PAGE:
Région Grand Est
A Major Wine-Growing Region with Substantial Exports
Home to internationally renowned wines, the Grand Est (formerly Alsace, Lorraine and the Champagne-Ardennes) Region also produces grain and livestock.
Famous for champagne and Alsatian wine, the Grand Est Region also produces a large grain crop and exports numerous food-industry products. Excluding beverages, the Region exports €3.2 billion worth of foodstuffs. That figure is largely thanks to the dairy sector, the third pillar of the Region’s agricultural industry, with €1 billion in dairy exports. But the Grand Est is also know beyond France’s borders for the confectionery – chocolate and other sweets – that is made there. Eighty percent of those products are for the European market, including Switzerland. Germany is the Region’s main client, with almost a third of sales in all categories.
With two of the most renowned French wines – Champagne, whose slopes, houses and cellars were recognized as a UNESCO World Heritage site in 2015, and wines from Alsace – a third of the Region’s farms are devoted to winegrowing.
The world’s most important wine region by value, Champagne is a key economic player in the Region, with €5 billion in revenue, of which 60% comes from exports. The three top destination countries are the United Kingdom, the United States, and Japan.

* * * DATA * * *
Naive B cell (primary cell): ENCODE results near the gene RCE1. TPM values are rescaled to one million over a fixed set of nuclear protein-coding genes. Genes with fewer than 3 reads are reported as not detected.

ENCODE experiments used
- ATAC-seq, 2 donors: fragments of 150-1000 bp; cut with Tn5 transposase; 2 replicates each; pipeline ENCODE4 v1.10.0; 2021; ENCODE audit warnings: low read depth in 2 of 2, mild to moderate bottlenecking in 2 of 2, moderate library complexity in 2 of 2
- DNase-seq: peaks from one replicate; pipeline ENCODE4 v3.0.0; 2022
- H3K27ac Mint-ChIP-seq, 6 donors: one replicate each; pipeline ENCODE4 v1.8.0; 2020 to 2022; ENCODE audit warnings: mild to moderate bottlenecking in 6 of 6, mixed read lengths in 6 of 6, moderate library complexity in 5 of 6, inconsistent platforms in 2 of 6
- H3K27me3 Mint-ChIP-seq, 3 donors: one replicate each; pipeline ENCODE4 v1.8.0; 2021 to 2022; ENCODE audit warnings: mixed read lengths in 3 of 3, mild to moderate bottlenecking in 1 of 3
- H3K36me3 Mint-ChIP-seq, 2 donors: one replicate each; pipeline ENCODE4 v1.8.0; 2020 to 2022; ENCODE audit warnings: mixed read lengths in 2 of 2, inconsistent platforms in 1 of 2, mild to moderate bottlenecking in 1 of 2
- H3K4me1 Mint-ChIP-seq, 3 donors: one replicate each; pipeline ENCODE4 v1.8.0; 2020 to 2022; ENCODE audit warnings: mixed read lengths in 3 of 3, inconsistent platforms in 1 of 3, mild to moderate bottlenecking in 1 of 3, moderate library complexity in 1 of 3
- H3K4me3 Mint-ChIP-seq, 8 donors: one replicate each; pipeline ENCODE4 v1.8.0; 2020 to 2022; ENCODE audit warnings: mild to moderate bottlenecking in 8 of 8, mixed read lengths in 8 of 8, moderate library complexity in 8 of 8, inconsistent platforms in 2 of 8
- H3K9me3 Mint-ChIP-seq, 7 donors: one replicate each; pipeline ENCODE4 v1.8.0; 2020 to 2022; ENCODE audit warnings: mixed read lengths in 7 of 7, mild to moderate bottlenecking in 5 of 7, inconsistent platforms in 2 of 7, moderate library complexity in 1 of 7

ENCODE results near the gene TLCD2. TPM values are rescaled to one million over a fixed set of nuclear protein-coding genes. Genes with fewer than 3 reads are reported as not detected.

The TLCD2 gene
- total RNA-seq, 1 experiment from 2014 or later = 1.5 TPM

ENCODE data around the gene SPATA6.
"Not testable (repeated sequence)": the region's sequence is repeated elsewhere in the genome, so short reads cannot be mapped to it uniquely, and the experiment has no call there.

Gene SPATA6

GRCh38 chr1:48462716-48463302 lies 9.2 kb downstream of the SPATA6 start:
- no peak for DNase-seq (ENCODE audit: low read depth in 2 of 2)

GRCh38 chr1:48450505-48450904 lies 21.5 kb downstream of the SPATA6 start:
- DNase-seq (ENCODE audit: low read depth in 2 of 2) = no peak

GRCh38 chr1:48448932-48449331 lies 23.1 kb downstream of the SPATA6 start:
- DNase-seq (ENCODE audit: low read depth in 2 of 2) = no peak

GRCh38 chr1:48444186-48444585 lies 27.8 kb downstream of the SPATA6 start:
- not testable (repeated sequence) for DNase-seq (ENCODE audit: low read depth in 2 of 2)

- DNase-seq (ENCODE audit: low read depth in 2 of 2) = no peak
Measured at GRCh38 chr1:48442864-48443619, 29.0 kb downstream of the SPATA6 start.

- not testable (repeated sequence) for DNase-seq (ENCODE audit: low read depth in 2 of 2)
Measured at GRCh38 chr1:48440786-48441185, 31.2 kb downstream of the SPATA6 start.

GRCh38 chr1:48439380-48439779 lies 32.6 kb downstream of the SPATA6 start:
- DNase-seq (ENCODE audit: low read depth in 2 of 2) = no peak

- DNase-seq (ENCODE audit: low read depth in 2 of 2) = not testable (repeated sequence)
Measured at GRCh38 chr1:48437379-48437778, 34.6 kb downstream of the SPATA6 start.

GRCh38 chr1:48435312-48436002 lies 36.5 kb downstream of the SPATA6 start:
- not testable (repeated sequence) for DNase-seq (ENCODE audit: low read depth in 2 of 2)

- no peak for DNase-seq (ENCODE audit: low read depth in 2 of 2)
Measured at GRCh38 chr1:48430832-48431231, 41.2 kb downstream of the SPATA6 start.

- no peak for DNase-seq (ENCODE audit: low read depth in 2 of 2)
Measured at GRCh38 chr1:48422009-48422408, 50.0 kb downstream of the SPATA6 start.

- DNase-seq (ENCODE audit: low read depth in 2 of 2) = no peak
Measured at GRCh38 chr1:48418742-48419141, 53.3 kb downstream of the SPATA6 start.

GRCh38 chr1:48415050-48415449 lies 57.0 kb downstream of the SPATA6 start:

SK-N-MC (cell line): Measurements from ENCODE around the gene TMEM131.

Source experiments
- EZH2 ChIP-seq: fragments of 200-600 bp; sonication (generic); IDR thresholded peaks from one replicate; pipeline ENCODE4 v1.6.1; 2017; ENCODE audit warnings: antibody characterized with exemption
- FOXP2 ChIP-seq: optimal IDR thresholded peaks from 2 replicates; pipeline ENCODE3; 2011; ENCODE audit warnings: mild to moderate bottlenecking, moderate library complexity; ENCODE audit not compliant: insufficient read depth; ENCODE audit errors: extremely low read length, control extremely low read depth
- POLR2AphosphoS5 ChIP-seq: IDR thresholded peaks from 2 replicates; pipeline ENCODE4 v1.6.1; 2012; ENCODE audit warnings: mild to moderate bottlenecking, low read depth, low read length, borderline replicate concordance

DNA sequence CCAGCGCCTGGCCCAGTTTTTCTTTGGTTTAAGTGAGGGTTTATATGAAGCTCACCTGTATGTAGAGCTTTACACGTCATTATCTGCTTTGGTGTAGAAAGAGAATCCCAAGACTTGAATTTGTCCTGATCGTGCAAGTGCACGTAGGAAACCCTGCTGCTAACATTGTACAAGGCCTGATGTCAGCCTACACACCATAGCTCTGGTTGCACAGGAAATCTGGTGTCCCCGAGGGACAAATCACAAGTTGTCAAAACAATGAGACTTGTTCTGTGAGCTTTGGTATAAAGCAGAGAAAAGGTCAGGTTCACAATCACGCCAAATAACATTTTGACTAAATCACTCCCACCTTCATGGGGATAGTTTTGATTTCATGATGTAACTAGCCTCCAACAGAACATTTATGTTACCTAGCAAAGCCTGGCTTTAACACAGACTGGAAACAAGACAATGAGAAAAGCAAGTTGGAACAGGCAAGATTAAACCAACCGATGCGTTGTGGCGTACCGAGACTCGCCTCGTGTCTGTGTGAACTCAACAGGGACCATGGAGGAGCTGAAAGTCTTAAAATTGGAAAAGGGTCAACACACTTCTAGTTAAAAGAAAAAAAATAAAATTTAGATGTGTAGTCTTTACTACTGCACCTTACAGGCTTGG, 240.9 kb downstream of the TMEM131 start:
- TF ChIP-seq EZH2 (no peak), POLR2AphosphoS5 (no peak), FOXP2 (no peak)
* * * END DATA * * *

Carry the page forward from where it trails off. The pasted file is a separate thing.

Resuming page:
Alsace wines, which have three AOCs for 51 grands crus, account for €540 million in revenue, of which 26% is from exports. The top three markets are Belgium, Germany, and the Netherlands.
In order to assist food industry businesses aiming to conquer foreign markets, the Region is implementing support measures, which include coaching, business diagnostics, and aid in identifying three promising target countries. It then subsidizes 50% of the projected budget for those three countries (up to €20,000).
To support energy transition, the Grand Est Region has set ambitious goals of reducing its greenhouse gas emissions by three quarters between 1990 and 2050, and becoming a positive-energy territory.
One final objective: tripling the amount of land being farmed organically or having obtained quality labels by 2030, as compared to 2016. Consequently, the Region has signed a contract with the wine-growing sector urging it to aim for 0% herbicide use by 2025.